New Zealand Football hopes a new broadcast deal with Sky Television can help produce a self-sufficient business model this year.
The Sunday Star-Times can reveal NZ Football has agreed a package deal with Sky, guaranteeing that eight All Whites and six Football Ferns matches will be screened live to Kiwi fans between June and November.
Both the All Whites' qualification playoffs for next year's World Cup in Brazil, and key preparation matches against unconfirmed teams in August, September and October, are all covered.
Previously, NZ Football has had to pay big fees for games to be televised - and games are already the main reason NZ Football's business model consistently runs at a loss.
The problem is the lack of ticket sales compared to the cost of home games, meaning the books are being balanced by transfers from an "International Teams Activity Reserve", set up in 2010 after a $10 million windfall in 2010 World Cup prizemoney.
The initial reserve of $2.5m is down to $400,000 after $828,000 was moved onto the books in 2011 and $1.2m in the last financial year.
With the reserve running out and lucrative World Cup qualification made harder after Fifa changed the rules, chief executive Grant McKavanagh wants NZ Football to start breaking even without using the reserve.
McKavanagh wants the turnaround this year. He believes that in a post-Olympic year and after the All Whites failed to qualify for this month's Confederations Cup, 2013 expenses could be down by $1m on 2012.
He is also reviewing the organisation's entire operational structure, down to the cost of photocopying.
"It hurts, there's no question. Our goal is to minimise the deficit that is created by international teams," he said.
"I want us to be self-sufficient this year, but it's not easy.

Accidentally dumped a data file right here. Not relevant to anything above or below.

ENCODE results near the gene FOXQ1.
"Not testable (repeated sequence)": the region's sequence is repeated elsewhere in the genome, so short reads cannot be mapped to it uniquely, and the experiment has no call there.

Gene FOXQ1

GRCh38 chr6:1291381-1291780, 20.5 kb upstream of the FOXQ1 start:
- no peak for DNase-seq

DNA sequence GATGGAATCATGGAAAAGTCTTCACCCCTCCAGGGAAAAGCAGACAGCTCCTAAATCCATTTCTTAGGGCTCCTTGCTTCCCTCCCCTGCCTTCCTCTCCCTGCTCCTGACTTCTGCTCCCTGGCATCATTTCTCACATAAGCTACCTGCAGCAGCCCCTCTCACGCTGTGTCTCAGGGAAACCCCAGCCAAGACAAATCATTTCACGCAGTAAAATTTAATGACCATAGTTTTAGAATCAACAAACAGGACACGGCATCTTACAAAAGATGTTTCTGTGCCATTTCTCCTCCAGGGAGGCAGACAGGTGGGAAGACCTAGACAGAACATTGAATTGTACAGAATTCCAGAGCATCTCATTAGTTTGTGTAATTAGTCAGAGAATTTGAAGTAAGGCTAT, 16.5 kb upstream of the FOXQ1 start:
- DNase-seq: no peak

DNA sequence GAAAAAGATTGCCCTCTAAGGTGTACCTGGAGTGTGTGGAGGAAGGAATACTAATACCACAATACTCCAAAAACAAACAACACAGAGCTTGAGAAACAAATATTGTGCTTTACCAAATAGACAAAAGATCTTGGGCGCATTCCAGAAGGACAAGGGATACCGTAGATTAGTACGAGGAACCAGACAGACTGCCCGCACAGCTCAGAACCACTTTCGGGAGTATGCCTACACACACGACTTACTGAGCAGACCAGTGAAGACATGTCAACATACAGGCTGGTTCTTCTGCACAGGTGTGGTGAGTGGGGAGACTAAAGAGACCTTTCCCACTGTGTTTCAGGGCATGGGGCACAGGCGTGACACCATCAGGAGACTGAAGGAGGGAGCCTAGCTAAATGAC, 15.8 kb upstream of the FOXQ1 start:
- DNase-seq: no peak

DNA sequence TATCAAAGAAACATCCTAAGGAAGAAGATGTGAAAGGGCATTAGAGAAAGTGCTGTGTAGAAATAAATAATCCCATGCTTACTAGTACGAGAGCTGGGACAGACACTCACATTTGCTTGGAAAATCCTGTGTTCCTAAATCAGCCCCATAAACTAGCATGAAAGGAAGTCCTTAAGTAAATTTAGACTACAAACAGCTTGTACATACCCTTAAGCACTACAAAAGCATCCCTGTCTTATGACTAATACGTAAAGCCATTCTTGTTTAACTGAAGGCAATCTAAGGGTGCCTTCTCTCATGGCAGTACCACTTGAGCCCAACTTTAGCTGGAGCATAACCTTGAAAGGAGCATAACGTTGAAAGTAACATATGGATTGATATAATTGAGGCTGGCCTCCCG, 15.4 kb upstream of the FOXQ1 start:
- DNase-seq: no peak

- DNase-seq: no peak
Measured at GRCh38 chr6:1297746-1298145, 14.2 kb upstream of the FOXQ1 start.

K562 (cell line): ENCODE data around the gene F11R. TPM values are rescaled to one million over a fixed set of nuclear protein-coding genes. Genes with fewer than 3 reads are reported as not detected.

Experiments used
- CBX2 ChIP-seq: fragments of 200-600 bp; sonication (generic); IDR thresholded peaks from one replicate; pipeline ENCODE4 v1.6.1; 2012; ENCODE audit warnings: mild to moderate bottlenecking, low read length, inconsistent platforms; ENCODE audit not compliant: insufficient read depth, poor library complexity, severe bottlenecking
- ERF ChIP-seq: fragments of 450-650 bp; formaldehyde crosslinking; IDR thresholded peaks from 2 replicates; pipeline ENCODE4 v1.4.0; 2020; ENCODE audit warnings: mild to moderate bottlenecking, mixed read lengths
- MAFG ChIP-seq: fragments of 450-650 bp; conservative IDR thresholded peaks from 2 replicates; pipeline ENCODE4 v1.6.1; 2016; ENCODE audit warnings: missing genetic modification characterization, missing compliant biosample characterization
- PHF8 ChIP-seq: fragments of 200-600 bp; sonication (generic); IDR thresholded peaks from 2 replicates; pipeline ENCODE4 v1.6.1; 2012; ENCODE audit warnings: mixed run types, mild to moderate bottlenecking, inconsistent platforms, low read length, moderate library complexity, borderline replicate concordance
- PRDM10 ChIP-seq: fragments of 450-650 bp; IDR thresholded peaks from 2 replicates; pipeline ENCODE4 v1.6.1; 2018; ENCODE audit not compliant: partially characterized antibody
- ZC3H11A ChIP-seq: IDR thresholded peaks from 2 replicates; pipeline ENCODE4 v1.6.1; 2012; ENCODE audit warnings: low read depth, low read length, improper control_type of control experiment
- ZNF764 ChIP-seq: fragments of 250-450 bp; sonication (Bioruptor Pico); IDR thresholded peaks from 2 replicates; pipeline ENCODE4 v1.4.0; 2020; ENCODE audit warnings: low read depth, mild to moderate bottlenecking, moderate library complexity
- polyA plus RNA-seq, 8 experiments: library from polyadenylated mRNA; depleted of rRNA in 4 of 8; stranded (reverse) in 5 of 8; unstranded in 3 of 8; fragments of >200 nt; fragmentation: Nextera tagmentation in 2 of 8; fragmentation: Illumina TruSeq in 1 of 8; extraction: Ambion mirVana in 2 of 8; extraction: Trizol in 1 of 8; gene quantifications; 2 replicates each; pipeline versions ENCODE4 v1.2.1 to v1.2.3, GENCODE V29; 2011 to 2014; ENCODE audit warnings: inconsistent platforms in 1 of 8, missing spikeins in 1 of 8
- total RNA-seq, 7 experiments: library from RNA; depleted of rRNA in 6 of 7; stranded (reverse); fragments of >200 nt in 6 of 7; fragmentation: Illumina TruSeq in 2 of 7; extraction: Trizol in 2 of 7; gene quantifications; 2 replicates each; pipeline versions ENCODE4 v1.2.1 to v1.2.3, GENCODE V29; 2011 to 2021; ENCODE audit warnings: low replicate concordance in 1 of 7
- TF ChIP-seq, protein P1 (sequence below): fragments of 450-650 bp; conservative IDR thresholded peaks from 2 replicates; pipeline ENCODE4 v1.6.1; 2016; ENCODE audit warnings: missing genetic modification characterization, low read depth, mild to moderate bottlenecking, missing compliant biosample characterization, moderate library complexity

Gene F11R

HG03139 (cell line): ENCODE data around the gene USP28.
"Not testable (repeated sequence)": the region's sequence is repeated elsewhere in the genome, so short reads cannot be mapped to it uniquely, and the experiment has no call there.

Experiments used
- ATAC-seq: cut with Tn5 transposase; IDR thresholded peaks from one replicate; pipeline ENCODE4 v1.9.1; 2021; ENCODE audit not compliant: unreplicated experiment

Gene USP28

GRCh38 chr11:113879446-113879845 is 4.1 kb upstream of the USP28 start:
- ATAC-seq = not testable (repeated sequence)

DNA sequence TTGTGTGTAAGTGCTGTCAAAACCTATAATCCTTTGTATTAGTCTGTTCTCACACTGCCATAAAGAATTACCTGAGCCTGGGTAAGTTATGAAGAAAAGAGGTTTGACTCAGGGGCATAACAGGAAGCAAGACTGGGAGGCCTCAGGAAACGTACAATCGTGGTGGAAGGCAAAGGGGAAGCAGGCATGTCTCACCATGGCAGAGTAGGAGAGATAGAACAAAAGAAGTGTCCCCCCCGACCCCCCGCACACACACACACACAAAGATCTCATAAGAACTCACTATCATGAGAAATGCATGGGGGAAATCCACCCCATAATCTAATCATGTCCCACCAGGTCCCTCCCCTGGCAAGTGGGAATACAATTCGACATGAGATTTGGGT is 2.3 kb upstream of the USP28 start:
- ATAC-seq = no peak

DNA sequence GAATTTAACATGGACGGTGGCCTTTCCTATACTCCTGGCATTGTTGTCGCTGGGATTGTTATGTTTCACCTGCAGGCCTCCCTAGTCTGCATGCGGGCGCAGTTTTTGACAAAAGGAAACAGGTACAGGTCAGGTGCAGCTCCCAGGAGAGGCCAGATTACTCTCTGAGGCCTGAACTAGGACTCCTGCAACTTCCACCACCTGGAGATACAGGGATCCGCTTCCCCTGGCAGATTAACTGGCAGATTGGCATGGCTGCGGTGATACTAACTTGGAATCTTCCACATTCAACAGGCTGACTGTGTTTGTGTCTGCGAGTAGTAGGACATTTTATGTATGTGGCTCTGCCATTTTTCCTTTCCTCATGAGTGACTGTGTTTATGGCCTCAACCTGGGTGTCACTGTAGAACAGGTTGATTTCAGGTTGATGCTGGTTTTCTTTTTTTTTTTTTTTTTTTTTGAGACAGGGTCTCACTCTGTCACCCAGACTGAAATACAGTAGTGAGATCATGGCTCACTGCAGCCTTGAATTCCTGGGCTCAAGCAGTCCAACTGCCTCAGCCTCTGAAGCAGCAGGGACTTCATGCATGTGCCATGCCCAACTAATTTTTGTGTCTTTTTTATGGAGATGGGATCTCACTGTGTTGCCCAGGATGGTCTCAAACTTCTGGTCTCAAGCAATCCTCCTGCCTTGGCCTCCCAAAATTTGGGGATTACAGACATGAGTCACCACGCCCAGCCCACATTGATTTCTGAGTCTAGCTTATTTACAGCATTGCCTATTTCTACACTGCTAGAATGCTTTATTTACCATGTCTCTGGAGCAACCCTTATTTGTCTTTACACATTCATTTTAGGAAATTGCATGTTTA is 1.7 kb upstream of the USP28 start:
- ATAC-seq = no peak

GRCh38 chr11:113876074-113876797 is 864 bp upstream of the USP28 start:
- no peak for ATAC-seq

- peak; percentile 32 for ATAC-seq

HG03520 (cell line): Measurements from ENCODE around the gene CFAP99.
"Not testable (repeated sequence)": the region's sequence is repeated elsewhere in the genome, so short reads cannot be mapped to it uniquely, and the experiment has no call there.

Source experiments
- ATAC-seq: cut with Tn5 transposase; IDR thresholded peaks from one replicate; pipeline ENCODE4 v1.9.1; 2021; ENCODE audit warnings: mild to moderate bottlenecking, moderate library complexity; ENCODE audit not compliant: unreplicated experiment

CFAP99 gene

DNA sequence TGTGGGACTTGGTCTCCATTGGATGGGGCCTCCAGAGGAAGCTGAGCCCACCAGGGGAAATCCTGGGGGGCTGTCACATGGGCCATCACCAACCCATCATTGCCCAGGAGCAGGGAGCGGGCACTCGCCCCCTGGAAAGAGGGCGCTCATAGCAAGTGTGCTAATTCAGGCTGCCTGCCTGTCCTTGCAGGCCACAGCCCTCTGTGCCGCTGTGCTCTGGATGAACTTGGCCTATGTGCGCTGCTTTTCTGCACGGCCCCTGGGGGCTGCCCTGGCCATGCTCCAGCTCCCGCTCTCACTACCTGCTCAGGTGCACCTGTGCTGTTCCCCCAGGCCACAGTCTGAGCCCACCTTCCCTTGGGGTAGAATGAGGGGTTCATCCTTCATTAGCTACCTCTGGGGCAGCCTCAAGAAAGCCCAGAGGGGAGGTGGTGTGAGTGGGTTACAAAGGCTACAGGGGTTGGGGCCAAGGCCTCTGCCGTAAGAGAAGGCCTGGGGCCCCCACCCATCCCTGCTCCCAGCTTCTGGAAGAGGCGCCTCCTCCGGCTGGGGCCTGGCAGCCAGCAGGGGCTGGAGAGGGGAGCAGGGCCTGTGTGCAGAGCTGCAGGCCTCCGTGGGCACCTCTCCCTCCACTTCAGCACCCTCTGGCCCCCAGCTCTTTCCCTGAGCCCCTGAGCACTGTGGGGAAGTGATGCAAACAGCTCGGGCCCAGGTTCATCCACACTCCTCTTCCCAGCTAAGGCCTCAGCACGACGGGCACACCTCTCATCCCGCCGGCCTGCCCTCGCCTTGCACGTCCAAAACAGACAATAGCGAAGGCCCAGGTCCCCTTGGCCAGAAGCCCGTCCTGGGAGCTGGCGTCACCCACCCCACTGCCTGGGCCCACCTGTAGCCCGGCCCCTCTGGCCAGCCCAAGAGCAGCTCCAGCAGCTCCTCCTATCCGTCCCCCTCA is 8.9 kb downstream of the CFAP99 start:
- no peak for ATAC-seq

"The key for us is getting people to the home internationals, we're only selling about 15-20 per cent of seats for games. That's what kills us.
"We're making inroads. Instead of dropping $200,000 on an All Whites home game, we're dropping about $40,000. I don't think any deficit is acceptable, though it's becoming more reasonable.
"All being well, we'll sell out the World Cup playoffs which should put money back into the reserve."
McKavanagh said the deal with Sky should help NZ Football tackle the cost of hosting internationals, creating more advertising and promotional opportunities and alleviating considerable fees.
"I can't go into details, but the new deal with Sky puts us in a position where we feel there's respect on each side in terms of payment," he said.
"Now, it's turned around so that they pay us. Sky wants subscriptions and one-off games don't do that. We need to go to them with a package and are selling in six-month lots. Now they can advertise as the home of New Zealand football.
"If we do make it to Brazil our financial health is guaranteed for another four years, but the key is still a sustainable business model."
- © Fairfax NZ News